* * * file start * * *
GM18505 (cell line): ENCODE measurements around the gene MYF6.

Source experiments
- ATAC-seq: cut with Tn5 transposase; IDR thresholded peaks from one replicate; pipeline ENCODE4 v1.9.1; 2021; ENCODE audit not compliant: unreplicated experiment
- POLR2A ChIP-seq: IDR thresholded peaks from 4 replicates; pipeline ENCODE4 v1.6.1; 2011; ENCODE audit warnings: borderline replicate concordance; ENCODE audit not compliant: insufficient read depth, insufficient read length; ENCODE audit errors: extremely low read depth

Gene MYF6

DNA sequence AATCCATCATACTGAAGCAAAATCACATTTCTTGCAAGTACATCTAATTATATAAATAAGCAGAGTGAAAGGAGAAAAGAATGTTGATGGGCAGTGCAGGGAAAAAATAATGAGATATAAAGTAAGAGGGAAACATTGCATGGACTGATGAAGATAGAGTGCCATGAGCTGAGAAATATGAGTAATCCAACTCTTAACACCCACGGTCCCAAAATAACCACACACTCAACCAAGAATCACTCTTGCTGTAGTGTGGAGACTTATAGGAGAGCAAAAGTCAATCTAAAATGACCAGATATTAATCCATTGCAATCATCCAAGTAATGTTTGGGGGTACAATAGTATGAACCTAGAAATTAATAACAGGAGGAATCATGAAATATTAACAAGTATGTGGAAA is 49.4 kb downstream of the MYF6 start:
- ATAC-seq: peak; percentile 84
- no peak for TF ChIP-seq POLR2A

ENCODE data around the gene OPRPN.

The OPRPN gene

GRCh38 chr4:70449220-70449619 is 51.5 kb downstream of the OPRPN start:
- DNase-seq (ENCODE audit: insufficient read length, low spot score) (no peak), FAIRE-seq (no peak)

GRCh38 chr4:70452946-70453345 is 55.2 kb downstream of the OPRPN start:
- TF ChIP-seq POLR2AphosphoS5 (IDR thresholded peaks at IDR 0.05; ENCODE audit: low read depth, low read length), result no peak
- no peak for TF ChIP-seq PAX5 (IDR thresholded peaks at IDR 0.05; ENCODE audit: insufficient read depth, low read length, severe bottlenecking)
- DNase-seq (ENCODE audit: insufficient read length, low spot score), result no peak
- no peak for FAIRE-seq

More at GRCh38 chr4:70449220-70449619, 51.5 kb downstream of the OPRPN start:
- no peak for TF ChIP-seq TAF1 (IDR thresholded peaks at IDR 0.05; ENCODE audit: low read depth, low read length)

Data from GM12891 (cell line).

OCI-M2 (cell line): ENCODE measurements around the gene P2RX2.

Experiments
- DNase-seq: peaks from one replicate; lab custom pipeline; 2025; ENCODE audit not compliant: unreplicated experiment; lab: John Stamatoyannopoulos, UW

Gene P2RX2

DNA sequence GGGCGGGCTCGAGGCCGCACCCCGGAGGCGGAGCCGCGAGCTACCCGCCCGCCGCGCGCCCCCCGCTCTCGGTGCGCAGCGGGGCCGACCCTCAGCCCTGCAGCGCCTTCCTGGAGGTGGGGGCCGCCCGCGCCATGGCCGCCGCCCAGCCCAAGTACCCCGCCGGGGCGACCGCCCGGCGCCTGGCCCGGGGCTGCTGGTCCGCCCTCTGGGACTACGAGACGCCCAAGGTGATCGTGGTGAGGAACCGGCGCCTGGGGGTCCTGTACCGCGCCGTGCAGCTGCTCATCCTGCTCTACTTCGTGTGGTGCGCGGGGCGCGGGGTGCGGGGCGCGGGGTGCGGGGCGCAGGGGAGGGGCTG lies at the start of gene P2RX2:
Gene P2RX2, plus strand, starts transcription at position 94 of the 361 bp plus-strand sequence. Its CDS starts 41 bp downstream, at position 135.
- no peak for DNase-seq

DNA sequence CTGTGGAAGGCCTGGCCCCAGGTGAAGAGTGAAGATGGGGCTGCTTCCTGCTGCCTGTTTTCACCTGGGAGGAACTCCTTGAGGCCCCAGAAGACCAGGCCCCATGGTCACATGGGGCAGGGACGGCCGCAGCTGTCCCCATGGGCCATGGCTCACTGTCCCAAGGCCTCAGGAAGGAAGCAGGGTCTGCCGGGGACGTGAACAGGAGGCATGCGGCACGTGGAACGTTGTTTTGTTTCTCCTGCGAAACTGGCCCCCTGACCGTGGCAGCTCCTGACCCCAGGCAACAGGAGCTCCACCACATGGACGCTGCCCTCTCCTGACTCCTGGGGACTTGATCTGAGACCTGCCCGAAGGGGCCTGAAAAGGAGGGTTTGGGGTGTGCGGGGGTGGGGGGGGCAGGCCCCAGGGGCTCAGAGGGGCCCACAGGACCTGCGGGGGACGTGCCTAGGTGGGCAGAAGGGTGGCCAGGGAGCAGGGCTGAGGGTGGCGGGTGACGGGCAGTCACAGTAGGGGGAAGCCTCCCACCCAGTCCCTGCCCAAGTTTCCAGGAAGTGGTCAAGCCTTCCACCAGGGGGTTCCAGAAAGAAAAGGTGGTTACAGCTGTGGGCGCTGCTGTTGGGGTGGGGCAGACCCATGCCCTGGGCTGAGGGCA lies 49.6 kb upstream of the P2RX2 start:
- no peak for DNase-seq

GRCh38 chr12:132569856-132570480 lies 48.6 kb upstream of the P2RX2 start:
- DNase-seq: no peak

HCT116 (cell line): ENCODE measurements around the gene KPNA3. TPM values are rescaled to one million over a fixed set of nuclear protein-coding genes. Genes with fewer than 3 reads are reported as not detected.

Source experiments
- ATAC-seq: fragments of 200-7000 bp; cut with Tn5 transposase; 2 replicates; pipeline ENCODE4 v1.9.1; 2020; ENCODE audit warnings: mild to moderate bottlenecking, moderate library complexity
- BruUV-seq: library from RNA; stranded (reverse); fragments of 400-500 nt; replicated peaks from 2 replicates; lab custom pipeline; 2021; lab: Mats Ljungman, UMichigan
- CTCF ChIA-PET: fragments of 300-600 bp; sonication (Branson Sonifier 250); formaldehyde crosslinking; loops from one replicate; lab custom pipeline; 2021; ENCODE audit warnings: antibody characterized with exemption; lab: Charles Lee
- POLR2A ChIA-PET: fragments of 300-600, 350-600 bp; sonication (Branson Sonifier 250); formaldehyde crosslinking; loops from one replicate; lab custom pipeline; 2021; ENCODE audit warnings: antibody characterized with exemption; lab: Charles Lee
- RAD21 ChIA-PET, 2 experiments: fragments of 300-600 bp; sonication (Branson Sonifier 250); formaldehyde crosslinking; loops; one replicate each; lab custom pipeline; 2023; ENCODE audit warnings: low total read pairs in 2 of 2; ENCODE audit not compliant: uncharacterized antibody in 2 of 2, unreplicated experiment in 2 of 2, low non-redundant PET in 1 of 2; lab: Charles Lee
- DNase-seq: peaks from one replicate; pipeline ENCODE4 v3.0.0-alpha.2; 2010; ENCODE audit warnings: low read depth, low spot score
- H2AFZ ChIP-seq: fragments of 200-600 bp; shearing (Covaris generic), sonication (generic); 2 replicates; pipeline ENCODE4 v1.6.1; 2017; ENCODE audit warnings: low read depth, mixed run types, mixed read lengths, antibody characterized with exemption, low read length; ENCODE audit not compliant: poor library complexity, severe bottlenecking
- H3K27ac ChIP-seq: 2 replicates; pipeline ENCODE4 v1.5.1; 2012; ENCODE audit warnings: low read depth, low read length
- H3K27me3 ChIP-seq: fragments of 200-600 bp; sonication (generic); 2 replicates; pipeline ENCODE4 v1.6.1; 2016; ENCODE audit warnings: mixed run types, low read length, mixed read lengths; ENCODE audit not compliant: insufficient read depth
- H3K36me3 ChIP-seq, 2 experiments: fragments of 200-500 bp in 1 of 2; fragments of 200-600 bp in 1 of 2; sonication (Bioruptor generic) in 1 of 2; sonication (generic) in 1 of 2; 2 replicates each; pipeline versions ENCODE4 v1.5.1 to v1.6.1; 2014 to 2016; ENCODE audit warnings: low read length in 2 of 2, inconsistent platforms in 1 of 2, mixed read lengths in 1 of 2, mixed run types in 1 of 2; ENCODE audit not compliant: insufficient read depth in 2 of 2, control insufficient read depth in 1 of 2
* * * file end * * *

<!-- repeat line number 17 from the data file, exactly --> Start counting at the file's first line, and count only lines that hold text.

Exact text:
- no peak for FAIRE-seq